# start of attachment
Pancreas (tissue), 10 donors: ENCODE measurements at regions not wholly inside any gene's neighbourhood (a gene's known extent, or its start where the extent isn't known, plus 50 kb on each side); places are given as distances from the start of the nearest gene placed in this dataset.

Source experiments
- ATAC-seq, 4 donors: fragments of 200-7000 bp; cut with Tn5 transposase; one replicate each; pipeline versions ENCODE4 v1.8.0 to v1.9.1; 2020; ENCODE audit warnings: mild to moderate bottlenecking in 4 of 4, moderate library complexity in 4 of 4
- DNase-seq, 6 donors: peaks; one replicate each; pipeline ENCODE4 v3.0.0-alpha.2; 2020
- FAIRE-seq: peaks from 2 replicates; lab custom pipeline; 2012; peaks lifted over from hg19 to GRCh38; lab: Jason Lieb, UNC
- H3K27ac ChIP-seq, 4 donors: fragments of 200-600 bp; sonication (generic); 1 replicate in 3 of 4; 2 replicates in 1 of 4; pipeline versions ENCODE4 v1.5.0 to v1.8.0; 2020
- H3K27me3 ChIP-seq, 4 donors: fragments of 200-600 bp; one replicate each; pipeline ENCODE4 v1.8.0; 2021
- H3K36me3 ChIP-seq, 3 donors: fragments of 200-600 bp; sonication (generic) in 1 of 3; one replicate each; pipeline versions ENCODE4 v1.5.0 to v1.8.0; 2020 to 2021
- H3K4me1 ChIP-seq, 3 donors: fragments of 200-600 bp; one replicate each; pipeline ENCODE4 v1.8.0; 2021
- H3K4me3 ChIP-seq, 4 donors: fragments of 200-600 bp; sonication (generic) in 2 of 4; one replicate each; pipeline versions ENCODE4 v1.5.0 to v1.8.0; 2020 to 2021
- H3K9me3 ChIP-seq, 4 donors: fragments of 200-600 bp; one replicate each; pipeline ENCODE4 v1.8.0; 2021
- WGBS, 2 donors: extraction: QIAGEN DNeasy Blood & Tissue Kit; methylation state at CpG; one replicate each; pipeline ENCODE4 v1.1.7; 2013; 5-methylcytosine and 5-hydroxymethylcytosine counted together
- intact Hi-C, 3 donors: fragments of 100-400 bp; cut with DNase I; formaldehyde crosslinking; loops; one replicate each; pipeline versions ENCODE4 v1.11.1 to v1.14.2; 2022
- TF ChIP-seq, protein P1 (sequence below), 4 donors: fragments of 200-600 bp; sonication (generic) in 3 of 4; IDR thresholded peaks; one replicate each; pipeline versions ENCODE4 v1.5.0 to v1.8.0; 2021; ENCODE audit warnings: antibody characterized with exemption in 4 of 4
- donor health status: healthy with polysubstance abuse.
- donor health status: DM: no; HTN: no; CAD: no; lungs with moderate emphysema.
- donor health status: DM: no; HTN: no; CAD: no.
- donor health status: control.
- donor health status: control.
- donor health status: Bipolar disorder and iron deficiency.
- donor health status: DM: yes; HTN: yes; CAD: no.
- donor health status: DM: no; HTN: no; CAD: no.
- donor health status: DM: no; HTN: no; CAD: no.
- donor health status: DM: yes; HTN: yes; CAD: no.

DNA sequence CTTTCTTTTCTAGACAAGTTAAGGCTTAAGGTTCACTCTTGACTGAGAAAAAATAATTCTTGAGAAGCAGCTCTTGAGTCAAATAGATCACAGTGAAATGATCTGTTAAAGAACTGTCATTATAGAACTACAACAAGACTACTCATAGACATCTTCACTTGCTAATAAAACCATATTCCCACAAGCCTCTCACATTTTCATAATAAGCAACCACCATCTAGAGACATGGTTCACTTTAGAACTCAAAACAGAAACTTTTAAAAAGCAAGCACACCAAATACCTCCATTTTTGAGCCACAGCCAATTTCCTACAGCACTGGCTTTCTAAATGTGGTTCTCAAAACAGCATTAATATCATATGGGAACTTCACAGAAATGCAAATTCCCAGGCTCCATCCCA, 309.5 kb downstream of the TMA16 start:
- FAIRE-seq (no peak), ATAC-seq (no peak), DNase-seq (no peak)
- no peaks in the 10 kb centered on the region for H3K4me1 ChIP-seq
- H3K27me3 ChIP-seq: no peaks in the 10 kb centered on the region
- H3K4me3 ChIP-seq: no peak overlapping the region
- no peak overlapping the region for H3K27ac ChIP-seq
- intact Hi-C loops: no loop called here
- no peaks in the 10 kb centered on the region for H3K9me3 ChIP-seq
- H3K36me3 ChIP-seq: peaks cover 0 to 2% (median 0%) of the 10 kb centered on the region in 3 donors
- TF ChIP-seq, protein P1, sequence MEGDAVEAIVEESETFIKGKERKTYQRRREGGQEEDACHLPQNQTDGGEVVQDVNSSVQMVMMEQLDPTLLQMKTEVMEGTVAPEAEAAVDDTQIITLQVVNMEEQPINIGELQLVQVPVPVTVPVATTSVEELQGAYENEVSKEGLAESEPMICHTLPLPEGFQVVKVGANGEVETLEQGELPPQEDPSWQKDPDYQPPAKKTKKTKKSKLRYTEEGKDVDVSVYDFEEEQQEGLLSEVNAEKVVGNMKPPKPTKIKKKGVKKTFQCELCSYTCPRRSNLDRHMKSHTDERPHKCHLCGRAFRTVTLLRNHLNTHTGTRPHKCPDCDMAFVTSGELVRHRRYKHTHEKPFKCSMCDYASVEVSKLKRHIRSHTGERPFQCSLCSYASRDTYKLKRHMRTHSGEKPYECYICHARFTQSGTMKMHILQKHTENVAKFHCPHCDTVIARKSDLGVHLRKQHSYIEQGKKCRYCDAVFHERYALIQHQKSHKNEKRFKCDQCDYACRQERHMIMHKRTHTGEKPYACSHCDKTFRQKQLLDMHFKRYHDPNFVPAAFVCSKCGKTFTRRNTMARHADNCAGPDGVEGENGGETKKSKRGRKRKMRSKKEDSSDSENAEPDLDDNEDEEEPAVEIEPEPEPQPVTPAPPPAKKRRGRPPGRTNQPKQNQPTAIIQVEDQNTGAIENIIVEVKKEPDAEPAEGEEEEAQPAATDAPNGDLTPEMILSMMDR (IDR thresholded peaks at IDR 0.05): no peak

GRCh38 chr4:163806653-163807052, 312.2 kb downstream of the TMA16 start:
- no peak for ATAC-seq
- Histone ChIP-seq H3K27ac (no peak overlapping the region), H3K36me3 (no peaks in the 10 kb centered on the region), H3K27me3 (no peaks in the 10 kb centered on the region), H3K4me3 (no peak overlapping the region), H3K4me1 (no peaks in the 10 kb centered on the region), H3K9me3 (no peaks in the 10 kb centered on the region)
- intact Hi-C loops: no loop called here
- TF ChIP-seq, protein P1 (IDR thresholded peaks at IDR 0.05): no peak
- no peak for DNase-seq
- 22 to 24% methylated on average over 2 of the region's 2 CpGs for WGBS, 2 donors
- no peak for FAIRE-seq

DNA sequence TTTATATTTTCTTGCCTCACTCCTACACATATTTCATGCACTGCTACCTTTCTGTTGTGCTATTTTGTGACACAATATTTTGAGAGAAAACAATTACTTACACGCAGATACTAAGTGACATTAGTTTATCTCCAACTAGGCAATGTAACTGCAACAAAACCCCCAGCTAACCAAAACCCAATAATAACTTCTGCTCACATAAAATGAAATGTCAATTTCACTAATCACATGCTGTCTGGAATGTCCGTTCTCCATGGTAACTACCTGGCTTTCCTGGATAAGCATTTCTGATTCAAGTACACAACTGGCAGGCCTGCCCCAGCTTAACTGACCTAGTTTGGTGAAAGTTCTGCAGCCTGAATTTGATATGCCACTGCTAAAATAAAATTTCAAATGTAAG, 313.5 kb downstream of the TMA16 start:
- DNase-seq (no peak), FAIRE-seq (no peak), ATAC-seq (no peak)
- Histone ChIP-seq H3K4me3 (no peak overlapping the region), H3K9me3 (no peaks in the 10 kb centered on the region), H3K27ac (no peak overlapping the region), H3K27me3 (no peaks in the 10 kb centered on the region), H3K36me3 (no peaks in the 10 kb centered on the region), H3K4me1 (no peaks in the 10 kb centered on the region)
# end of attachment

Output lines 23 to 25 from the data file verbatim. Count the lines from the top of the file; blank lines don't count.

- donor health status: DM: no; HTN: no; CAD: no.
- donor health status: DM: yes; HTN: yes; CAD: no.

DNA sequence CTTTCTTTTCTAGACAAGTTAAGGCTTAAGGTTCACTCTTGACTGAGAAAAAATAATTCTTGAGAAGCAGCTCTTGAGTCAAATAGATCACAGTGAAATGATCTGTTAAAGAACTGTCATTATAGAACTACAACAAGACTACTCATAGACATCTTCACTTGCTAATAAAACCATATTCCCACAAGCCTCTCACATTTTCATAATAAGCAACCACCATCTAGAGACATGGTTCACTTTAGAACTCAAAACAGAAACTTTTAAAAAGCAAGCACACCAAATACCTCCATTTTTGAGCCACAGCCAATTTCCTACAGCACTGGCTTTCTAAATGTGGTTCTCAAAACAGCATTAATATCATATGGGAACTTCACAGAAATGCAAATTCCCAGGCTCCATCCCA, 309.5 kb downstream of the TMA16 start: